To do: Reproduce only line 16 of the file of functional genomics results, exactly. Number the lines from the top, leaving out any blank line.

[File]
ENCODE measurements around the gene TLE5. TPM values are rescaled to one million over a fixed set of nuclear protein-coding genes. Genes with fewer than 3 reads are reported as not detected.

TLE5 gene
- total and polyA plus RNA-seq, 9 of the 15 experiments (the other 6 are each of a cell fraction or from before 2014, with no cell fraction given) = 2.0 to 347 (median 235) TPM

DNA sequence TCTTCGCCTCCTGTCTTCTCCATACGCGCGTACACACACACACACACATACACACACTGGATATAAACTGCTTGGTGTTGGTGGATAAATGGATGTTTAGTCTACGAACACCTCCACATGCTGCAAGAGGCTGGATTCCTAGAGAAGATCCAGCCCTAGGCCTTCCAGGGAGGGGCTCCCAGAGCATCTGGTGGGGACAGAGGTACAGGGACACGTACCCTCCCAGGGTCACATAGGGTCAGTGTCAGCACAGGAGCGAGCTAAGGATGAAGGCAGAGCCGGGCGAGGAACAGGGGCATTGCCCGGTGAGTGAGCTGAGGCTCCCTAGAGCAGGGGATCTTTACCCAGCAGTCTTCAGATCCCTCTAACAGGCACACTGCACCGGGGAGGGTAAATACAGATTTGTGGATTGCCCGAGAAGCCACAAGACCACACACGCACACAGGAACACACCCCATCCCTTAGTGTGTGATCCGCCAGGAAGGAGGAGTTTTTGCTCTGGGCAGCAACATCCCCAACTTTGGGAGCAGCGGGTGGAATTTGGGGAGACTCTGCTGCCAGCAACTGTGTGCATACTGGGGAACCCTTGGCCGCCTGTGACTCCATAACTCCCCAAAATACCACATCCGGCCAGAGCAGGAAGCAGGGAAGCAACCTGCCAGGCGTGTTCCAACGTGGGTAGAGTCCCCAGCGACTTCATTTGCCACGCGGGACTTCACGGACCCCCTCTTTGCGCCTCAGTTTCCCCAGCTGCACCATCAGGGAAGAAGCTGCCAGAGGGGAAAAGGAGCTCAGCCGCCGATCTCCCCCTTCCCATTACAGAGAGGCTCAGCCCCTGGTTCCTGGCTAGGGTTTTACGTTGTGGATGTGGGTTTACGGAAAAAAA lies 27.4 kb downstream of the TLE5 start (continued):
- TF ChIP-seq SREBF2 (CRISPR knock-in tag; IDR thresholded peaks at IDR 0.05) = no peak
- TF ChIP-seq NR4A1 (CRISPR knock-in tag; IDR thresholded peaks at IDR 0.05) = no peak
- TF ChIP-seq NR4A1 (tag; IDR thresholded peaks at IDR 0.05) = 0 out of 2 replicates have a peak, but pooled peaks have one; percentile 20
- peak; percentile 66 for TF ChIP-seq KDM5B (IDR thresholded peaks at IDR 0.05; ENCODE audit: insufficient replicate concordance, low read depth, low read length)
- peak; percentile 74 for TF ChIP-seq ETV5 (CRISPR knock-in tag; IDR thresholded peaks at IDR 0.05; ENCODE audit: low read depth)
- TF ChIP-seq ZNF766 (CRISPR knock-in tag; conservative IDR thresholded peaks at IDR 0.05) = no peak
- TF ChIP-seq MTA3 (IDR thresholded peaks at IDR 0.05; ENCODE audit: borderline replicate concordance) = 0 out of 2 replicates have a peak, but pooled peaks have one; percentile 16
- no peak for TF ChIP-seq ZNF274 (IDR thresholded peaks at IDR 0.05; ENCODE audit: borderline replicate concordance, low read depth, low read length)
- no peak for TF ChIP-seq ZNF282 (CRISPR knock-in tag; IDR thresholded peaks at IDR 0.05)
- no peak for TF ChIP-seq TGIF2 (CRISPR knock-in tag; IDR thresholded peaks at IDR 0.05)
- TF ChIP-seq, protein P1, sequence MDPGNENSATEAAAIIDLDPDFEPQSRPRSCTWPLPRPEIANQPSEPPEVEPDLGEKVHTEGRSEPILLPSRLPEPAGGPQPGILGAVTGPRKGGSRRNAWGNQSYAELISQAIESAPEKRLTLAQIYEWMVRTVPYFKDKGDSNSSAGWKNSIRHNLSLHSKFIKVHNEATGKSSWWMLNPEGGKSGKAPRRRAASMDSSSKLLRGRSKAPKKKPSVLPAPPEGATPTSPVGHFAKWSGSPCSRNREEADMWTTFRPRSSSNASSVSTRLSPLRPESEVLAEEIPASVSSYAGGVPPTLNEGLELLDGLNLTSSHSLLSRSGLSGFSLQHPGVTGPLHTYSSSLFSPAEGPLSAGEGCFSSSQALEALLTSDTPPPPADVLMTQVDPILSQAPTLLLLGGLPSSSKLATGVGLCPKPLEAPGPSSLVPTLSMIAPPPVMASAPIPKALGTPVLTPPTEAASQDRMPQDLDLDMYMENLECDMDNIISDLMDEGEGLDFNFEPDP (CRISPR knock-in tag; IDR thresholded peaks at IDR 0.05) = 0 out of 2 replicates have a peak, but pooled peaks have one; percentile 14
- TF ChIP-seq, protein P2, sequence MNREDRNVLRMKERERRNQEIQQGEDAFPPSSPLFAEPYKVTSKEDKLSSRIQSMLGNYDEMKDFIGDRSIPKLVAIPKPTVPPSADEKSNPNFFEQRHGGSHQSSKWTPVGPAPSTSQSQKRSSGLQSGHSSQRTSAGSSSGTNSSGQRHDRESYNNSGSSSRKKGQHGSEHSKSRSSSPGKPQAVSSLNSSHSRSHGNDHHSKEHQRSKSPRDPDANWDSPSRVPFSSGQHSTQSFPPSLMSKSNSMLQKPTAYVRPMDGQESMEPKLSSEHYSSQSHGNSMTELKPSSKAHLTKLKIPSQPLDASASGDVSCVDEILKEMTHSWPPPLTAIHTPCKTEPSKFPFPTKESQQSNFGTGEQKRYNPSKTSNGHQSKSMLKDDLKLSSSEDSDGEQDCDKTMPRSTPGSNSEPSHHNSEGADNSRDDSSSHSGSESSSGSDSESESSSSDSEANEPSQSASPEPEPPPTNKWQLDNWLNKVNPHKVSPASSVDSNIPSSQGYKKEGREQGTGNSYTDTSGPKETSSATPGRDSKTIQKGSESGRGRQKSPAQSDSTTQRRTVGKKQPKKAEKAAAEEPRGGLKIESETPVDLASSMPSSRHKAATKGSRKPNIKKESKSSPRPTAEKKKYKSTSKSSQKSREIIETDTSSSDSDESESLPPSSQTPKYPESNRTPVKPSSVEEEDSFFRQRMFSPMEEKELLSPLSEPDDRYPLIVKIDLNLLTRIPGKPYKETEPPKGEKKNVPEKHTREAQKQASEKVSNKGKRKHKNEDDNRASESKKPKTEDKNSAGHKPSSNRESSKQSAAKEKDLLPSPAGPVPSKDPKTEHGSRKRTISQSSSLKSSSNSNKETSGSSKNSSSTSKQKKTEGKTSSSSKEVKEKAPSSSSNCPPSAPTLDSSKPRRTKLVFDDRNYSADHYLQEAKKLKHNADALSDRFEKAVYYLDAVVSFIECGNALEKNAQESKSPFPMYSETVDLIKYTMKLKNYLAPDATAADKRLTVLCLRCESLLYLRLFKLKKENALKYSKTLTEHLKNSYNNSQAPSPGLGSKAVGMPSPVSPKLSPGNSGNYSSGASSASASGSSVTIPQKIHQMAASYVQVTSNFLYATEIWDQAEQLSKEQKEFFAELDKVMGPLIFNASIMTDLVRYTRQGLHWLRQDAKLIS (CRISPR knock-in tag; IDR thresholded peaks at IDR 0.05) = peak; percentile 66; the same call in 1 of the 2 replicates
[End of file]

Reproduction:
- TF ChIP-seq, protein P2, sequence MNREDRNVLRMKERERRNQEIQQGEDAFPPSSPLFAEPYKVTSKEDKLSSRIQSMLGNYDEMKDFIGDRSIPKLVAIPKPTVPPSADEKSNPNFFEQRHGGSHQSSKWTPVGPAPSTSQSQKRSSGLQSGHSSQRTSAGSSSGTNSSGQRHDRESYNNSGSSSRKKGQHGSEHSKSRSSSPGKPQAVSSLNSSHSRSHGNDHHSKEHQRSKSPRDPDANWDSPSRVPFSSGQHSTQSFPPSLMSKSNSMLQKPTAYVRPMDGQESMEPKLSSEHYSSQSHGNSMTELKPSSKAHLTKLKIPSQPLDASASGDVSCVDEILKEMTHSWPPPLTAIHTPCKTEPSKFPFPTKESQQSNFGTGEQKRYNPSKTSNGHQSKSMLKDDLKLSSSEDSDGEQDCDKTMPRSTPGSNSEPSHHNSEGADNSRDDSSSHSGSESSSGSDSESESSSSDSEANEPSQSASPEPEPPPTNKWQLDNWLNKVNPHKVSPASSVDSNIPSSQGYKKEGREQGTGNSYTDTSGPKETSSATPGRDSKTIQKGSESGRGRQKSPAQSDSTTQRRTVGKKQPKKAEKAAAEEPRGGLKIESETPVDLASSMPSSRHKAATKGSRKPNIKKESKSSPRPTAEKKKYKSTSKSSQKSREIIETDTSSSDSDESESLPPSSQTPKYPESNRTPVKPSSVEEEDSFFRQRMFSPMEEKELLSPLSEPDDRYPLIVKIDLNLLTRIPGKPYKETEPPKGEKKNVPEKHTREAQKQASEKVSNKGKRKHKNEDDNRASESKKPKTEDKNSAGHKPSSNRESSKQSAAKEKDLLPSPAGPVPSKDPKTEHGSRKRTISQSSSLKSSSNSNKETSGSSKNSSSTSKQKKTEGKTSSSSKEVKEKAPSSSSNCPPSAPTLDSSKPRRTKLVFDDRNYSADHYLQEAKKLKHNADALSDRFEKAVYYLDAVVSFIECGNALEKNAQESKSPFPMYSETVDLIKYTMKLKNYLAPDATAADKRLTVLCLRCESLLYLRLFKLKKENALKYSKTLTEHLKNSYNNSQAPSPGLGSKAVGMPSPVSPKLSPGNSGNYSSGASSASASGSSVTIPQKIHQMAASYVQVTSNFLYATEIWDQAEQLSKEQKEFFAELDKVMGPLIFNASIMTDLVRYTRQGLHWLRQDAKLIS (CRISPR knock-in tag; IDR thresholded peaks at IDR 0.05) = peak; percentile 66; the same call in 1 of the 2 replicates